How to design an awesome game, part two : Ideas are a dime a dozen

In part one, I said that I was going to focus on awesome gameplay, as opposed to awesome graphics or sound or etc.  And since awesome gameplay rests on having an interesting and unusual gameplay mechanic, this means that we need to think about ideas.

It’s often said that in the game industry that ideas are a dime a dozen;  they’re virtually worthless on their own.  And to a certain extent, this is true.  In terms of time and manpower, implementation details are far more costly and make a far greater impact in the bottom line;  that is, whether or not a game is good.

People say this because there is no shortage of good or even great ideas. Brainstorm for a minute or two and anybody even vaguely familiar with the gaming industry can generate a dozen or more, just by copying and recombining elements of existing games in a slightly new way.

But if our goal is to make an awesome game — not just a good or popular one (and let’s not kid ourselves;  awesome games frequently do not do well in the market, despite rave reviews) — then we need an awesome idea to start with.  I’m going to assert that the difference between a good game and an awesome game rests entirely in the quality of the initial idea.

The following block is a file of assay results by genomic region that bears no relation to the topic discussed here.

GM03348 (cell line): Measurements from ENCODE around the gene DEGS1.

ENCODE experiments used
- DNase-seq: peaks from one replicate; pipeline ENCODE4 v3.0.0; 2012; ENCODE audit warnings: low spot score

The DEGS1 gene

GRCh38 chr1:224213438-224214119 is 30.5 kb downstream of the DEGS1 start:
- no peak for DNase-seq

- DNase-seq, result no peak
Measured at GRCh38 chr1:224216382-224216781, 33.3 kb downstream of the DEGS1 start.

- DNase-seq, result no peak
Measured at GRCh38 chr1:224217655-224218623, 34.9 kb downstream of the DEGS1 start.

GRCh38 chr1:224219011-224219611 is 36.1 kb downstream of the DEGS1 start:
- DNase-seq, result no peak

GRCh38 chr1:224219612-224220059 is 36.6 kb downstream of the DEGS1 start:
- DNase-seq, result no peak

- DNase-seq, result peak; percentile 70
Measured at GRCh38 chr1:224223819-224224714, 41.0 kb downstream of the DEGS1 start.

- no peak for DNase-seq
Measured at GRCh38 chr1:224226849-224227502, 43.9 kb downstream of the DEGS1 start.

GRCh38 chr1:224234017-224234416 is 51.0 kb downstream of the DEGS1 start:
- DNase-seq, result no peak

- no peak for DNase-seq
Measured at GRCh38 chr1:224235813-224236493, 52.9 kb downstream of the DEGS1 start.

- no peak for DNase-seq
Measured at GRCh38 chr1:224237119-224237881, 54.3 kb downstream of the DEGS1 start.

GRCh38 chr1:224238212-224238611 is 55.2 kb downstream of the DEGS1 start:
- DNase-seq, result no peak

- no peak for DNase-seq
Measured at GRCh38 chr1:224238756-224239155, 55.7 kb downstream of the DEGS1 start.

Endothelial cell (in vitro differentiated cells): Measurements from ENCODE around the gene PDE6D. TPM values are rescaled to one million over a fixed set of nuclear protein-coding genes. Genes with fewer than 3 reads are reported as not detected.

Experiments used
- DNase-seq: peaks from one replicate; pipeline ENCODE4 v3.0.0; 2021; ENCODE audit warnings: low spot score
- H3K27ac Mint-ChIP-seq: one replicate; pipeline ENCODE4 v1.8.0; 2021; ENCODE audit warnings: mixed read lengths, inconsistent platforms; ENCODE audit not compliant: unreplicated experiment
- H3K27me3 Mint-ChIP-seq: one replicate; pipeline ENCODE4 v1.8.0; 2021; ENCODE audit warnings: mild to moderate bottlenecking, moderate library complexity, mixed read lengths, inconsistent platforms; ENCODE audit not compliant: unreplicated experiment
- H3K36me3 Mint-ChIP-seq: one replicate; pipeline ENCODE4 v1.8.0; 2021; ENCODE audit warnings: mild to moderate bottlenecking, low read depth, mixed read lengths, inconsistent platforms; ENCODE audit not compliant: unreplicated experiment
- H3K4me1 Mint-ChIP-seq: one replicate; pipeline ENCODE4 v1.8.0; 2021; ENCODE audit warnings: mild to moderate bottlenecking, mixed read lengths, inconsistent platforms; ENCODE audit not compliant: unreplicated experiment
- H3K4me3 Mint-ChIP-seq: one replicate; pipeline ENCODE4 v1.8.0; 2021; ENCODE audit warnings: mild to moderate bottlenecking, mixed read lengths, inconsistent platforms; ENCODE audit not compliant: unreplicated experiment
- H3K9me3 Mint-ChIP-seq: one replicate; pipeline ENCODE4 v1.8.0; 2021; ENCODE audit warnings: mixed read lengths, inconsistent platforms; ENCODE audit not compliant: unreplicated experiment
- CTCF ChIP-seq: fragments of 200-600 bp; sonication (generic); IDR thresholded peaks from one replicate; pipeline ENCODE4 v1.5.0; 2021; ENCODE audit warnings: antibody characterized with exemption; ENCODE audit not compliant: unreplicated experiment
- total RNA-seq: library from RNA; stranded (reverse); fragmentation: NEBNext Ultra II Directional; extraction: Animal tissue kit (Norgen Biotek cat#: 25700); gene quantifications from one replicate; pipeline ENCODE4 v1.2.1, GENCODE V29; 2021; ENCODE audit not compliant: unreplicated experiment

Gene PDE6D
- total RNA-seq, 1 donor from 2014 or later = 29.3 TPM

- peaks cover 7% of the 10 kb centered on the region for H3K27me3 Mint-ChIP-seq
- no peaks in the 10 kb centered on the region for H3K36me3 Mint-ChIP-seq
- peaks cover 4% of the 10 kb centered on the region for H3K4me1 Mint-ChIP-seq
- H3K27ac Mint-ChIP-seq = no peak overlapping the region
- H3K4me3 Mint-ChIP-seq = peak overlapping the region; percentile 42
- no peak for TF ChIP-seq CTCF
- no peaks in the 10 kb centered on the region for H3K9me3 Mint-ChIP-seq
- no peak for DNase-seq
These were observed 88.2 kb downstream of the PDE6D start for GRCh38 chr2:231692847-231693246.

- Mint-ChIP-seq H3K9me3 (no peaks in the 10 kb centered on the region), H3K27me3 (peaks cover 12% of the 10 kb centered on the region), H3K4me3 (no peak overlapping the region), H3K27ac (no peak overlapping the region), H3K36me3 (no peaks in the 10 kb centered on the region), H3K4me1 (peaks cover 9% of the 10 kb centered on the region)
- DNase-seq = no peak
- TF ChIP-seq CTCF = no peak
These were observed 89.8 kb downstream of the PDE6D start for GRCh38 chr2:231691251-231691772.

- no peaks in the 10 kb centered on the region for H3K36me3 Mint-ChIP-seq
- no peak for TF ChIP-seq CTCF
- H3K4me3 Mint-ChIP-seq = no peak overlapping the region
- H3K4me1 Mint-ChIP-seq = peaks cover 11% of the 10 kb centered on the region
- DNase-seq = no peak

(I’ll also assert that the difference between a good game and a great game is entirely unrelated to the core idea.  And since great games sell better than awesome games, most game makers don’t even attempt to make awesome games — awesome games usually require a lot more work, and usually earn a lot less!)

So what separates a good idea from an awesome one, and how can you distinguish between them?  More beneath the fold.

I’ve been putting a lot of thought into this, and have been working out a framework for classifying awesome ideas.  My suspicion is that any idea which passes all of these requirements is likely to be an awesome idea.  Which isn’t to say that any game based upon an awesome idea will automatically be an awesome game; just that it has the potential to be one.